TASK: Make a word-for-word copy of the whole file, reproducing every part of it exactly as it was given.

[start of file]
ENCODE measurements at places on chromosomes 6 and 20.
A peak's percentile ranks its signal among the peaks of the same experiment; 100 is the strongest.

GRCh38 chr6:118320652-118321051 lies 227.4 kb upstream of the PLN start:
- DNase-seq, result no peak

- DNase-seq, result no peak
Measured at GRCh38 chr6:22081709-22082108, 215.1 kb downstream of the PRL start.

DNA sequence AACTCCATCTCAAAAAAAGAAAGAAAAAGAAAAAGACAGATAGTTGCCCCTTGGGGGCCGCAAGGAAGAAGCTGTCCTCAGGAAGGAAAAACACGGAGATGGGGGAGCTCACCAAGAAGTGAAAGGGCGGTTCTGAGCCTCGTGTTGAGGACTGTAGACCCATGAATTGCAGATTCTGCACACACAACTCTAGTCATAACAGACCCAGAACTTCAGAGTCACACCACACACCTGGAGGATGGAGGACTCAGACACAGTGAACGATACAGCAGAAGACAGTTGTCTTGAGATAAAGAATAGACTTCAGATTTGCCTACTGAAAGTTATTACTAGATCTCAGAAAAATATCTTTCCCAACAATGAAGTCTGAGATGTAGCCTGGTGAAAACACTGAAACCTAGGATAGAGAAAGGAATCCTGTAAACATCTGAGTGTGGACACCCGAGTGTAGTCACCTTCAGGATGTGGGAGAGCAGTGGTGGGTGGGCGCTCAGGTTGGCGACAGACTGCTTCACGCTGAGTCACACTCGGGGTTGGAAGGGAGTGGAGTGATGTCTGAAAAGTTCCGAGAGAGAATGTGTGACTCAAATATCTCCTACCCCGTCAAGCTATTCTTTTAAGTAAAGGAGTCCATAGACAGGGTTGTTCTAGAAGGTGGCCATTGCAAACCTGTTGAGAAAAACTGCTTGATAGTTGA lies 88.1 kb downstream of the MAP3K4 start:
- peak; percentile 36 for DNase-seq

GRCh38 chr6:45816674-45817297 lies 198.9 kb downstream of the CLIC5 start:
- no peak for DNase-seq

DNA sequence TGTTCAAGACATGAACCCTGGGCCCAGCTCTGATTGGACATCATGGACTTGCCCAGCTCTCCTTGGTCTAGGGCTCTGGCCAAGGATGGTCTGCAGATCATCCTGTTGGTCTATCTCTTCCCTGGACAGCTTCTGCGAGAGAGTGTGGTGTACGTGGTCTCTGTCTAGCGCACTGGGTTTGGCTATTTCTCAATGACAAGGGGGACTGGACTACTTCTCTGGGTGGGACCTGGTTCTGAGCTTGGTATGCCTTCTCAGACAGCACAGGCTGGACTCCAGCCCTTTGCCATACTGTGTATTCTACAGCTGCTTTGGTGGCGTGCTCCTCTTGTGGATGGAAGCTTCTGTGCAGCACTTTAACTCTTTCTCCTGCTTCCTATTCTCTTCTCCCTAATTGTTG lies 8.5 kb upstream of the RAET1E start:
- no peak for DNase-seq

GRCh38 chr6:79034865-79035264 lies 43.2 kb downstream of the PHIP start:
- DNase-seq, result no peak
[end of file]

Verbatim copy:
ENCODE measurements at places on chromosomes 6 and 20.
A peak's percentile ranks its signal among the peaks of the same experiment; 100 is the strongest.

GRCh38 chr6:118320652-118321051 lies 227.4 kb upstream of the PLN start:
- DNase-seq, result no peak

- DNase-seq, result no peak
Measured at GRCh38 chr6:22081709-22082108, 215.1 kb downstream of the PRL start.

DNA sequence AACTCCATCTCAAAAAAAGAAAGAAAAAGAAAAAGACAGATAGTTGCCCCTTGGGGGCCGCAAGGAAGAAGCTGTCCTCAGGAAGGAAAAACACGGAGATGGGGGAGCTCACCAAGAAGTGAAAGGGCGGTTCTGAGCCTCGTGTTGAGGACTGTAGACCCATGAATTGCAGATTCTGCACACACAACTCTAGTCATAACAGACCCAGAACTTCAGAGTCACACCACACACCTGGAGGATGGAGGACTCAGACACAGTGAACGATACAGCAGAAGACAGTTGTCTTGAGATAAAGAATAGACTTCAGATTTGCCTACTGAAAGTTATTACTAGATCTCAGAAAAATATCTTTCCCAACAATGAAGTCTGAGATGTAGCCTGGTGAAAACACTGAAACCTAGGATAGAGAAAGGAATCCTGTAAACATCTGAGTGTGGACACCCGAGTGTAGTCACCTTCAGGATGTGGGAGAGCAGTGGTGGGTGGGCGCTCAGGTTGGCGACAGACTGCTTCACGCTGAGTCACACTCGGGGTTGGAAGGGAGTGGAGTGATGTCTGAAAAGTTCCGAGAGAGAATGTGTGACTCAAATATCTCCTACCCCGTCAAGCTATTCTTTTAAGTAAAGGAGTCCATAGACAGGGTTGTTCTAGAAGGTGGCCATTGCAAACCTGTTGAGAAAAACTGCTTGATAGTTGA lies 88.1 kb downstream of the MAP3K4 start:
- peak; percentile 36 for DNase-seq

GRCh38 chr6:45816674-45817297 lies 198.9 kb downstream of the CLIC5 start:
- no peak for DNase-seq

DNA sequence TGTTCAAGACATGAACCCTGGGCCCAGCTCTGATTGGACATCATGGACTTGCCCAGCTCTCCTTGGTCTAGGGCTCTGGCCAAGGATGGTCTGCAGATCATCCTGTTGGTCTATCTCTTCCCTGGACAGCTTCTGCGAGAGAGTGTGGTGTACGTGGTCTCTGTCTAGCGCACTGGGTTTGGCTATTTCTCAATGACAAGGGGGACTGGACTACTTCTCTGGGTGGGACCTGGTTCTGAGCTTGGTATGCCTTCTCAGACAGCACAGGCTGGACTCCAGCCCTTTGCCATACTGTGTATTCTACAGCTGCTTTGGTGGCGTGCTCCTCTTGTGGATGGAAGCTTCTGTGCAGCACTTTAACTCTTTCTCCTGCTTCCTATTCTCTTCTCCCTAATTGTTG lies 8.5 kb upstream of the RAET1E start:
- no peak for DNase-seq

GRCh38 chr6:79034865-79035264 lies 43.2 kb downstream of the PHIP start:
- DNase-seq, result no peak